The following years were arguably the richest of White's career. He found a new, fully mature voice in a series of essays that would be collected in One Man's Meat - readers of which will find letters here that feel like early, more whimsical drafts. He tried his hand at writing for children, an experiment undertaken with, if anything, more than his usual measure of gravity. As the storm of war gathered in Europe, a political subtext entered his writing. He notes with apparent satisfaction in the summer of 1941 that one of his New Yorker pieces has prompted a cancellation: "Too pro-British and too pro-war. My!"
Martha White, in updating the collection, has pulled off one of the trickiest of editorial feats: a seamless melding of the original with the new. She has contributed valuable content in the form of interstitial commentary, stitching together the later sections of the book and giving us a unique perspective on the closing chapters of her grandfather's life. Less obviously, she has done some delicate pruning of the earlier sections, trimming redundant material to make room for fresh discoveries. As a result, the new book is at once more readable, more complete, and hardly any longer than its predecessor. Martha White has managed all this with such a deft touch, matching her style to that of the original editor, Dorothy Lobrano Guth, so that the work feels all-of-a-piece and nothing distracts from the letters, and the living voice, of E.B. White himself.By Richard GrantBRIEFLY NOTED
• Outdoor photographers Jerry and Marcy Monkman are so smitten with Maine's only national park that they named their daughter, Acadia, after it. Which goes a long way toward explaining why their new book, Wild Acadia (University Press of New England, Lebanon, New Hampshire; hardcover; 120 pages; $26), exudes such passion. With gorgeous full-color photos by both Monkmans and essays by Jerry, Wild Acadia is a personal, closely observed exploration of the park's natural phenomena and history.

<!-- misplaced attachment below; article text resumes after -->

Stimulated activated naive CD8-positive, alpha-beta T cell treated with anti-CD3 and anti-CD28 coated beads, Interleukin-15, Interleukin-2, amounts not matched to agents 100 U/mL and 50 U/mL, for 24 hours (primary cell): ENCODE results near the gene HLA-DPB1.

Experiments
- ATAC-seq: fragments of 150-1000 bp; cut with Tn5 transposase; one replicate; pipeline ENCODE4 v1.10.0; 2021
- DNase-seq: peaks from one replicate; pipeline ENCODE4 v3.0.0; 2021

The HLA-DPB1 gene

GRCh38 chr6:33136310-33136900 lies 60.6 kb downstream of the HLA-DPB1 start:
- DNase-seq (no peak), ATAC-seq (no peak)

•While away a few hours with Not Your Average Bear & Other Maine Stories (Tilbury House, Gardiner; paperback; 256 pages; $15), a short story collection by professional wood-canvas canoe builder Jerry Stelmok. Set in rugged Maine locations (with one side trip to Lake Superior), Stelmok's tales feature rugged outdoorsmen who brush up against the supernatural, as well as hard-working men and women who encounter trouble as they cobble together a hardscrable existence.MUSICSchool of Rock
The kid thumping out the Ramones' "Blitzkrieg Bop" may be smaller than his bass guitar, but he's not the only pint-sized jammer in the joint. Welcome to Rock 'n' Roll Summer Camp
at the Portland Conservatory of Music (Aug. 13-17 and 20-24, $300-$320, 207-775-3356 www.portlandconservatory.net
), where dozens of twelve- to eighteen-year-olds get a weeklong crash course in power chords and monster drums.Org
anizer and PCM faculty member Jeff Shaw starts the week by auditioning would-be rockers and organizing fully loaded garage bands. Campers mix up rehearsals with lessons in rock history and visits to local recording studios and radio stations. The big finish?
A performance for friends and families staged in years past at hip venues like Portland's SPACE Gallery. And Shaw says the fun doesn't end when camp's over: alumni groups booked a slew of gigs this summer, including a Harry Potter-themed festival in Portland.GETAWAYIn the Center of It AllOne block in bangor boasts a surprising array of things to do and eat.